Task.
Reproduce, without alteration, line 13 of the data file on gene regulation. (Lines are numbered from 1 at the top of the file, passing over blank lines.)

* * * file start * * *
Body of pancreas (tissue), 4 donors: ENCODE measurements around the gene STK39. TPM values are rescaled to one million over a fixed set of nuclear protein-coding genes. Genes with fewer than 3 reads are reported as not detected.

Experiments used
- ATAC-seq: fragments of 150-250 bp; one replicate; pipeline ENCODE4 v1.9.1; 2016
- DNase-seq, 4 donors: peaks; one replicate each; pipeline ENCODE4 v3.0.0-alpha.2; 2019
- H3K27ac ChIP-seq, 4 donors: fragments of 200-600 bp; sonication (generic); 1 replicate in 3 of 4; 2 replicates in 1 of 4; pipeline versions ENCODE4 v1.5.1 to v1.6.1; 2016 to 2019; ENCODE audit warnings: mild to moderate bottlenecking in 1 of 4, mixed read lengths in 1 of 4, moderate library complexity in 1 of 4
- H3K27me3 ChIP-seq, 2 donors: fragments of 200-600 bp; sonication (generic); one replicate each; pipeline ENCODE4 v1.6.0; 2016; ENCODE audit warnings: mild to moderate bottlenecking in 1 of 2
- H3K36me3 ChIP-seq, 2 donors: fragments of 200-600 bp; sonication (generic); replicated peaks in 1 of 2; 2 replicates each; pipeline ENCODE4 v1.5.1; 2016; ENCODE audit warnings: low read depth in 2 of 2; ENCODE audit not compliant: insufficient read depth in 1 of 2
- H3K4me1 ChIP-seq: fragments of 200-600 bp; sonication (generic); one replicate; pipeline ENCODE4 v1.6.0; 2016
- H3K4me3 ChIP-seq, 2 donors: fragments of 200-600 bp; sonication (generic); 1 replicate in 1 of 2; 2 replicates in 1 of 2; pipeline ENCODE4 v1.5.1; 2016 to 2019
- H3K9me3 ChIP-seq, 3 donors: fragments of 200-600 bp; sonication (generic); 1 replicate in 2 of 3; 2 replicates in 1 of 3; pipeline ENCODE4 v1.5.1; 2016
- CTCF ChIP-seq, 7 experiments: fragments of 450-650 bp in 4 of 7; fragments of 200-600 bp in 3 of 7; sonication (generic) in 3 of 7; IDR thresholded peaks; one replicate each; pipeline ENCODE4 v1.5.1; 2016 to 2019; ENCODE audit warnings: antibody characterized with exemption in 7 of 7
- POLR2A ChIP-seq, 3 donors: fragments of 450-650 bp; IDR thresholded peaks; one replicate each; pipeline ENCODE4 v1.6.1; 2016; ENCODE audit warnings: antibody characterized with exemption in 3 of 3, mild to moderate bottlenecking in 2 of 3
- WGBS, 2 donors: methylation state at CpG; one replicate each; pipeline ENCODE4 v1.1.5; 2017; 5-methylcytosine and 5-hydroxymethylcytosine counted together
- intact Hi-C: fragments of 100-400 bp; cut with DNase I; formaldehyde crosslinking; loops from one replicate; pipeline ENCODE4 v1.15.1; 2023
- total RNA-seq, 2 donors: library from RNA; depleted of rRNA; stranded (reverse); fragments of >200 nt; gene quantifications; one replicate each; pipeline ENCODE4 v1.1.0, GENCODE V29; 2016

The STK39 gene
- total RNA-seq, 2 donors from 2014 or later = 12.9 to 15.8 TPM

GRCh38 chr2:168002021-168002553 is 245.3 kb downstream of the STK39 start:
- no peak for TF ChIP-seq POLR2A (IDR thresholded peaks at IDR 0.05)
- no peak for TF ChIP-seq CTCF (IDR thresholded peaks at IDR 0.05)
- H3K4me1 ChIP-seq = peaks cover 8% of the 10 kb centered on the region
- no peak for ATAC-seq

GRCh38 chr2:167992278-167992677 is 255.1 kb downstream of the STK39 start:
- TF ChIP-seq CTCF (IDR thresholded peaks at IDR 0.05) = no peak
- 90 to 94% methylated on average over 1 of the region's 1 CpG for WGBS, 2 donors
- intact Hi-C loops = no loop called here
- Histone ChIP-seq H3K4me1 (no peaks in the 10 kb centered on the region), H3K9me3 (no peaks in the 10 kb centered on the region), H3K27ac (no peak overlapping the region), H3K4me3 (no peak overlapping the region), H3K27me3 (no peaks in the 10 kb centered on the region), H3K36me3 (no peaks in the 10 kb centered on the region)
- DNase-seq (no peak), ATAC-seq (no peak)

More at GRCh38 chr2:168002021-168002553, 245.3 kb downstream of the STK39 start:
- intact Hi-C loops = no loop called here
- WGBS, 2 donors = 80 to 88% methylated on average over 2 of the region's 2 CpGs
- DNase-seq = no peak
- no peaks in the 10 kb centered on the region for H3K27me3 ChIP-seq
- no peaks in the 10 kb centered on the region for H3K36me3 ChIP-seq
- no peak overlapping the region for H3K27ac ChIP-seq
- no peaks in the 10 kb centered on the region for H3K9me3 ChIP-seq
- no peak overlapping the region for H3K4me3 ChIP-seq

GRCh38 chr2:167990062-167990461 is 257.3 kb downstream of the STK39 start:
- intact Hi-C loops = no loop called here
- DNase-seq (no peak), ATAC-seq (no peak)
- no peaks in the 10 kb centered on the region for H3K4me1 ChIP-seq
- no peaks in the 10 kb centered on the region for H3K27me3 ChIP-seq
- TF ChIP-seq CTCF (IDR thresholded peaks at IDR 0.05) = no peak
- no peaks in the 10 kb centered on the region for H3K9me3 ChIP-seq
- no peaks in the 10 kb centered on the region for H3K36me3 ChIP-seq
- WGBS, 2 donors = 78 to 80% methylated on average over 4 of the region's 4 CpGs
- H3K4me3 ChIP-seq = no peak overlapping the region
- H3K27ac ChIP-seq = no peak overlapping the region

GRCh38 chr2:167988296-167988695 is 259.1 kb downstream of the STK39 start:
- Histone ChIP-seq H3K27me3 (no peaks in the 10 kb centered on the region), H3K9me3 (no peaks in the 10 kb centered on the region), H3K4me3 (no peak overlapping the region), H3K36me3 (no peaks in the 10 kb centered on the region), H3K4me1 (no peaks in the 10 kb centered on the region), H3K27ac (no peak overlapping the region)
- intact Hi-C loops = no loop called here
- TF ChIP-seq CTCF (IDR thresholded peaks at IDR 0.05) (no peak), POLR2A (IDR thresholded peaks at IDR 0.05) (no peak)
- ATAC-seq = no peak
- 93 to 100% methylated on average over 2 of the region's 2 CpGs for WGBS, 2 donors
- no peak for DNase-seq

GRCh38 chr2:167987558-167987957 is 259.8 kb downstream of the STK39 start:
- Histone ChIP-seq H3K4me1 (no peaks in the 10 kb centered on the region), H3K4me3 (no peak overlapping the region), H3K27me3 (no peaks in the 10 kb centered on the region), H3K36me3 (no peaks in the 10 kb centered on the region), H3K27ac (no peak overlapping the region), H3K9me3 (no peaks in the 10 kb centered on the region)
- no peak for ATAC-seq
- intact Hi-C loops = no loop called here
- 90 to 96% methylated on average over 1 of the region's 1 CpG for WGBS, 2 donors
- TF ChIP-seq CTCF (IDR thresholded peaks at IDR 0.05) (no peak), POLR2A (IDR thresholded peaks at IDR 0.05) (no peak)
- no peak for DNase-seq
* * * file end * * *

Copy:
- WGBS, 2 donors: methylation state at CpG; one replicate each; pipeline ENCODE4 v1.1.5; 2017; 5-methylcytosine and 5-hydroxymethylcytosine counted together